Last Updated

26 Apr 2019

WHO Evidence Review Group meeting report: mass drug administration for malaria

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Meeting report of the WHO Evidence Review Group on mass drug administration for malaria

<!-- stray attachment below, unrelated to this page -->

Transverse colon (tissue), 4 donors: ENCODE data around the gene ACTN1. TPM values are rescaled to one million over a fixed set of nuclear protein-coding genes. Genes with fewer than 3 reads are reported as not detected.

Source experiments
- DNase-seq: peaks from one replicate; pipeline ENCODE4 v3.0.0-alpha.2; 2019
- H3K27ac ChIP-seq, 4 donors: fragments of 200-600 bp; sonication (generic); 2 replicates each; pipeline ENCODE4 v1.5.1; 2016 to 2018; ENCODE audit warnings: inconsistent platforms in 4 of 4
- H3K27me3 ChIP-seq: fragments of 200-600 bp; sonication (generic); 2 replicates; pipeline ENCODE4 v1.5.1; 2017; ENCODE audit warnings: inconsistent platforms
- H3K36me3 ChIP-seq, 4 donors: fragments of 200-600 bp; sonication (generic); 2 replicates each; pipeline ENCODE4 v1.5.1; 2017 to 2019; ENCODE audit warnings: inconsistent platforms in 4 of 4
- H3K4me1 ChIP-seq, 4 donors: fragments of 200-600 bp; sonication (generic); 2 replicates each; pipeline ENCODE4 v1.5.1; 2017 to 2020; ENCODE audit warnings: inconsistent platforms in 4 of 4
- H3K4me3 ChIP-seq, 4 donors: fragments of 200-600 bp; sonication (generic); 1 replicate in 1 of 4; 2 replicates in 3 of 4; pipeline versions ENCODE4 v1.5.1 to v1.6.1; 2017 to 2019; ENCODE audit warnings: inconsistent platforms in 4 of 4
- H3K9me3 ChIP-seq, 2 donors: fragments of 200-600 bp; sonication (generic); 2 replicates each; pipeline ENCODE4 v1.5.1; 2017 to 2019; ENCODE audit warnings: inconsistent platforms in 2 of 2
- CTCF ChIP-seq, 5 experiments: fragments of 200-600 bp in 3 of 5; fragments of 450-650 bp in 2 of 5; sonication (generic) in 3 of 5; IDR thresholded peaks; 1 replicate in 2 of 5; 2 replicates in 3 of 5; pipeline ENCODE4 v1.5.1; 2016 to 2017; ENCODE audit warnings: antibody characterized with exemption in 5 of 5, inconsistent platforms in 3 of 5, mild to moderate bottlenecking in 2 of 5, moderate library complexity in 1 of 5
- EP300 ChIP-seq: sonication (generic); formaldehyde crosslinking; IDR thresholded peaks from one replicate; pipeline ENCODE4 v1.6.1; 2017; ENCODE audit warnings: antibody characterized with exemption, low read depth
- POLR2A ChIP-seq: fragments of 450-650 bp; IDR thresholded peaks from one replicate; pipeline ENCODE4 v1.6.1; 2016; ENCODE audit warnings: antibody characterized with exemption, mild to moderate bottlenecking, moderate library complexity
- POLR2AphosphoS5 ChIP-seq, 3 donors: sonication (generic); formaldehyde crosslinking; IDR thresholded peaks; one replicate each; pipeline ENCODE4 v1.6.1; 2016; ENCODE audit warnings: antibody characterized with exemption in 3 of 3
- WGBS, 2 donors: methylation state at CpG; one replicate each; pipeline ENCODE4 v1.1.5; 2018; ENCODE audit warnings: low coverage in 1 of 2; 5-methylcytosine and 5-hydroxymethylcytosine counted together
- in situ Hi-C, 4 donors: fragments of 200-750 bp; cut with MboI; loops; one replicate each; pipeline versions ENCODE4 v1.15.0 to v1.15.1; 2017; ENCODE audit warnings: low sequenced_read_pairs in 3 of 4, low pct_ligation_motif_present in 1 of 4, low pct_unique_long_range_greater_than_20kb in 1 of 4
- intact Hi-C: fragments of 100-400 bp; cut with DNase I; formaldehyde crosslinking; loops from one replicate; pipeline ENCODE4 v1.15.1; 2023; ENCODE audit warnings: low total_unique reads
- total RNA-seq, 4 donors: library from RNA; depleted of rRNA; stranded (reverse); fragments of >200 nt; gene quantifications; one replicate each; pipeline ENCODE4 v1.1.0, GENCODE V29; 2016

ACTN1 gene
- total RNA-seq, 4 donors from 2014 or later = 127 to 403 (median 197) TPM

Mass drug administration (MDA), the strategy of administering antimalarials to all age groups of a defined population (except those for whom the drugs are contraindicated) at the same time regardless of infection status, has recently received renewed interest for its potential to accelerate malaria elimination through rapid and sustained reduction of transmission. In 2015, the World Health Organization (WHO) recommended that the use of time-limited MDA in combination with other malaria control measures could be considered in the following scenarios: in areas approaching interruption of Plasmodium falciparum transmission; in the Greater Mekong subregion (GMS) as a component of accelerated malaria elimination efforts; and in epidemics and complex emergencies to reduce morbidity and mortality. Since WHO’s recommendation, new studies have been conducted in areas of low to moderate transmission in Africa and in the GMS, generating additional data on the role of MDA in rapidly reducing transmission. In light of the new data, WHO convened an evidence review meeting to revise and refine the current recommendations on MDA to accelerate malaria elimination, focusing on the evidence emerging from several studies in African countries and the GMS. Modelling studies and results of the update to the Cochrane Systematic Review were also presented and discussed at the meeting. This meeting report provides a summary of the evidence presented, draft conclusions and a proposed update to the WHO recommendations. The report is submitted to the WHO Malaria Policy Advisory Committee (MPAC) for consideration.

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